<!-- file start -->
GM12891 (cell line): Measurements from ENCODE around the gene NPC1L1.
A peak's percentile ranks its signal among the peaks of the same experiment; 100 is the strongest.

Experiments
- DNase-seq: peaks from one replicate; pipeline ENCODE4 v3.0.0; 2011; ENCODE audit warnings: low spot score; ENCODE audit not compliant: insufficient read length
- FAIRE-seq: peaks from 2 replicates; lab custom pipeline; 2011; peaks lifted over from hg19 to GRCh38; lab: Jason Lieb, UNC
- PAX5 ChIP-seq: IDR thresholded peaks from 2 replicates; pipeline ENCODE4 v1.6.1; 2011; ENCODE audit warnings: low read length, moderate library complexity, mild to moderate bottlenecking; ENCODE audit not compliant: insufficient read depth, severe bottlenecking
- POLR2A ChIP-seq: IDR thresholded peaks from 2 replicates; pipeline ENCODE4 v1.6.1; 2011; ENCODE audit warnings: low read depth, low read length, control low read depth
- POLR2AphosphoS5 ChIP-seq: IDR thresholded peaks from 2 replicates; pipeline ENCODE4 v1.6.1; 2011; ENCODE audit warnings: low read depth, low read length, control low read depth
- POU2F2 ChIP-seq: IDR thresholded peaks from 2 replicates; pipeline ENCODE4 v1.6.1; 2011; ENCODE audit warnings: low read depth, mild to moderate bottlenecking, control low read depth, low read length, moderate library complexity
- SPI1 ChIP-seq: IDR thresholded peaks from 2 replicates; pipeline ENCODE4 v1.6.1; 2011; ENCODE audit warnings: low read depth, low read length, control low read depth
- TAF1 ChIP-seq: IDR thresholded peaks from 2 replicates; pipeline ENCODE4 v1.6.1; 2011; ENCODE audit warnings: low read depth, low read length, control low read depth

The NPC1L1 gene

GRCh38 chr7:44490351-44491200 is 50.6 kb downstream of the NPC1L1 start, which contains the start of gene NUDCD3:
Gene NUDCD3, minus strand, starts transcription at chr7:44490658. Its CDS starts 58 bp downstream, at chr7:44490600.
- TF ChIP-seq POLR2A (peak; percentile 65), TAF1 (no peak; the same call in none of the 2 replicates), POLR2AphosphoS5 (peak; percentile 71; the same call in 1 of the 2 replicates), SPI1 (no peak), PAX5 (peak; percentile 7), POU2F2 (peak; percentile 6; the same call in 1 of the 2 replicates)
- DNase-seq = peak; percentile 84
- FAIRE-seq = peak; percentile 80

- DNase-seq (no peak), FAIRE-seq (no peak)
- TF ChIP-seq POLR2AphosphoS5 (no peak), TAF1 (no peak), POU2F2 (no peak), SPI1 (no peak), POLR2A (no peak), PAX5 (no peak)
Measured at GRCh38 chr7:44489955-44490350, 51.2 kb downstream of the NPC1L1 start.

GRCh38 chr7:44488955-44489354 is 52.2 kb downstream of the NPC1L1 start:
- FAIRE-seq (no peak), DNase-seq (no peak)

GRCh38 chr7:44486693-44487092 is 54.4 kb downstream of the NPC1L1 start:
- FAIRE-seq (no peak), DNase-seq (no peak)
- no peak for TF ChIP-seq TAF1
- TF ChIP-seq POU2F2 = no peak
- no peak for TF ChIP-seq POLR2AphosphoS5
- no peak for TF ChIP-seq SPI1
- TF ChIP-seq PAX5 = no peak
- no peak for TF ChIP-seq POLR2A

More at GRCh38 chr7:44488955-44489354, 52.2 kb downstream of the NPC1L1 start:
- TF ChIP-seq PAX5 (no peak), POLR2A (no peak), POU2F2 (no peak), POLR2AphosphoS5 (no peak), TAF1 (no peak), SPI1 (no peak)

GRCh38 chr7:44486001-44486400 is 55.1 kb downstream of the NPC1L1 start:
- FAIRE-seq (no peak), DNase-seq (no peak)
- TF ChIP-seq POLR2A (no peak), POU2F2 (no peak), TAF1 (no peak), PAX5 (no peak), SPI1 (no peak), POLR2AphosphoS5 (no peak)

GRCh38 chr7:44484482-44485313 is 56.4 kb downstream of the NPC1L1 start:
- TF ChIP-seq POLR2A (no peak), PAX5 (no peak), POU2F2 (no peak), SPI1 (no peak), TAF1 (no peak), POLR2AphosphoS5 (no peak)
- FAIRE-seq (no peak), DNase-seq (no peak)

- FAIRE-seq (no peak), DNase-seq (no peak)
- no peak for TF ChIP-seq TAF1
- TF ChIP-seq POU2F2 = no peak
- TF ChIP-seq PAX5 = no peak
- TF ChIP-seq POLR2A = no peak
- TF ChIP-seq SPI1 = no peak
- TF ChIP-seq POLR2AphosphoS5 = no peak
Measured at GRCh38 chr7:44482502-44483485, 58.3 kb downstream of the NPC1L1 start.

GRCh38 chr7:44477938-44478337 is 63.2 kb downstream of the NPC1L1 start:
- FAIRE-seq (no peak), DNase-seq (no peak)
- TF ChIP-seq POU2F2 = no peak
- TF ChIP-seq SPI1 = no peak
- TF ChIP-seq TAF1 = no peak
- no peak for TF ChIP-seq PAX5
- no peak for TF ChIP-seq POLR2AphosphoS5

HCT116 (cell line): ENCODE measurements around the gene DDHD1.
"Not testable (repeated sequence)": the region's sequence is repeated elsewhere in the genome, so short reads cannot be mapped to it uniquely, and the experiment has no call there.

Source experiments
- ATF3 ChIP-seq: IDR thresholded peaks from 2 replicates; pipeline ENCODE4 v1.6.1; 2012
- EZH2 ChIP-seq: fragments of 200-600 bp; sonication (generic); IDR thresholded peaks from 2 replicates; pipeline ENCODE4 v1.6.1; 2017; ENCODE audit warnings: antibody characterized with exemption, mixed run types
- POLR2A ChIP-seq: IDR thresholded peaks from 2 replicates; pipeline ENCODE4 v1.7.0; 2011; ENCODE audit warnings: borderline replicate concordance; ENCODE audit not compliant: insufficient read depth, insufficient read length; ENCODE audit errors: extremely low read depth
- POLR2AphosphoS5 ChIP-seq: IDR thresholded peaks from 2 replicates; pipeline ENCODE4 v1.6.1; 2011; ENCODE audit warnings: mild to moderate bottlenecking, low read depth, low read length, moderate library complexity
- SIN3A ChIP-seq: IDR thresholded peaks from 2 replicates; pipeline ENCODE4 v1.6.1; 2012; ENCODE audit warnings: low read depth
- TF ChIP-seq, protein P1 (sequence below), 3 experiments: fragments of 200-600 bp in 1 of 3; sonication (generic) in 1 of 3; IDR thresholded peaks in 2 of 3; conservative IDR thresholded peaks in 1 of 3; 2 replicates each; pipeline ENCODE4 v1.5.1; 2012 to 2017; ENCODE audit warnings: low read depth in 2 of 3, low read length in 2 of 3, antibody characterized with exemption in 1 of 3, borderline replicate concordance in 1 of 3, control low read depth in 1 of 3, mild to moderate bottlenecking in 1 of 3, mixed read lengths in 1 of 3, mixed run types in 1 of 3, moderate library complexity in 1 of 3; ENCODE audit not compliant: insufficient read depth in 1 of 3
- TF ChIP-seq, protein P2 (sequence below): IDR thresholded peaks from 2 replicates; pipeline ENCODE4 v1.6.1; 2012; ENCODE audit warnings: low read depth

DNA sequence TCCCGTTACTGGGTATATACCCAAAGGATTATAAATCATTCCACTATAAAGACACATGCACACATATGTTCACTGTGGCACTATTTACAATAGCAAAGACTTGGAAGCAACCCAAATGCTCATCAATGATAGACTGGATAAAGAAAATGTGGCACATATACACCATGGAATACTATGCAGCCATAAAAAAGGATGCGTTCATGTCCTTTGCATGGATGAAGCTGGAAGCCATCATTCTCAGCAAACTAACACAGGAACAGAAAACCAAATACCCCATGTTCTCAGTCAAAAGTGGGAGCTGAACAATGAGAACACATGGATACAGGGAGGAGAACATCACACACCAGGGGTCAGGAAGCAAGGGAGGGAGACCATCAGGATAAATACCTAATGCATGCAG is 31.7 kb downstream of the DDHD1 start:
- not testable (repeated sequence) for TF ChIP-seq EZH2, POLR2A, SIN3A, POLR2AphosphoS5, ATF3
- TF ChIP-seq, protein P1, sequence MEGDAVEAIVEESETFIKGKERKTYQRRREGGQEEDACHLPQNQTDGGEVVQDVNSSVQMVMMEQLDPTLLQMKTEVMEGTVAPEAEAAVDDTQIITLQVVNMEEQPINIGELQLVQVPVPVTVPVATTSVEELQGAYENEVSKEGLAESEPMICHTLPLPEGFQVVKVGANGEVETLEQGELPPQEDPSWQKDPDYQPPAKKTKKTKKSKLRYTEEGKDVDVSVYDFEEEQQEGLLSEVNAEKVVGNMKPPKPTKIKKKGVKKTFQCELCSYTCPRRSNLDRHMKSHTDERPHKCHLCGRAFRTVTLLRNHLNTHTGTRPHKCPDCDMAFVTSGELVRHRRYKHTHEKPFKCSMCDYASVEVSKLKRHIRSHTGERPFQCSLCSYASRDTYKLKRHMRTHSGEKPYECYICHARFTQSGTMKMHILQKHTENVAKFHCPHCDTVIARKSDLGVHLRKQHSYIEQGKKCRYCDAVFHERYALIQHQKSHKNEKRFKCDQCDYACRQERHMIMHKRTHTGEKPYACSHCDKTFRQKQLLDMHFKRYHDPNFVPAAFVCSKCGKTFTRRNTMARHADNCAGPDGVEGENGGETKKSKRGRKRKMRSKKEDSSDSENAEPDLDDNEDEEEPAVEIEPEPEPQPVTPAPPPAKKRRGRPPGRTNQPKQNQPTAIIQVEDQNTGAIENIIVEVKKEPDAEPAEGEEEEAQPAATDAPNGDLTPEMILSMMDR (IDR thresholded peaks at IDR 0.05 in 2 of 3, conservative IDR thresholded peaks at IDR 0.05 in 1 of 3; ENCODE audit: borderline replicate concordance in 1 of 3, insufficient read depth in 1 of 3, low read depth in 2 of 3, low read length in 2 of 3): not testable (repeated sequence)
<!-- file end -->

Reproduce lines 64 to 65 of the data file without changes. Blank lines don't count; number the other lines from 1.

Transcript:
DNA sequence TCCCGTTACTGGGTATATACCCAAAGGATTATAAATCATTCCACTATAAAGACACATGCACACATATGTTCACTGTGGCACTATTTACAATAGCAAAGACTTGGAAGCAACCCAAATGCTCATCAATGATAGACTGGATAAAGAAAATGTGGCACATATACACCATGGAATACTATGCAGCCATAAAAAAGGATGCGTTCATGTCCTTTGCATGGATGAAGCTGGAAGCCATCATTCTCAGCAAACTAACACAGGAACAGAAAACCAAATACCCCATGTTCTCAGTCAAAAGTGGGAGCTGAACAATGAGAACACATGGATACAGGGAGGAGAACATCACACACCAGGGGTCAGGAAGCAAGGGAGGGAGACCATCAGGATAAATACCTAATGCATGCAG is 31.7 kb downstream of the DDHD1 start:
- not testable (repeated sequence) for TF ChIP-seq EZH2, POLR2A, SIN3A, POLR2AphosphoS5, ATF3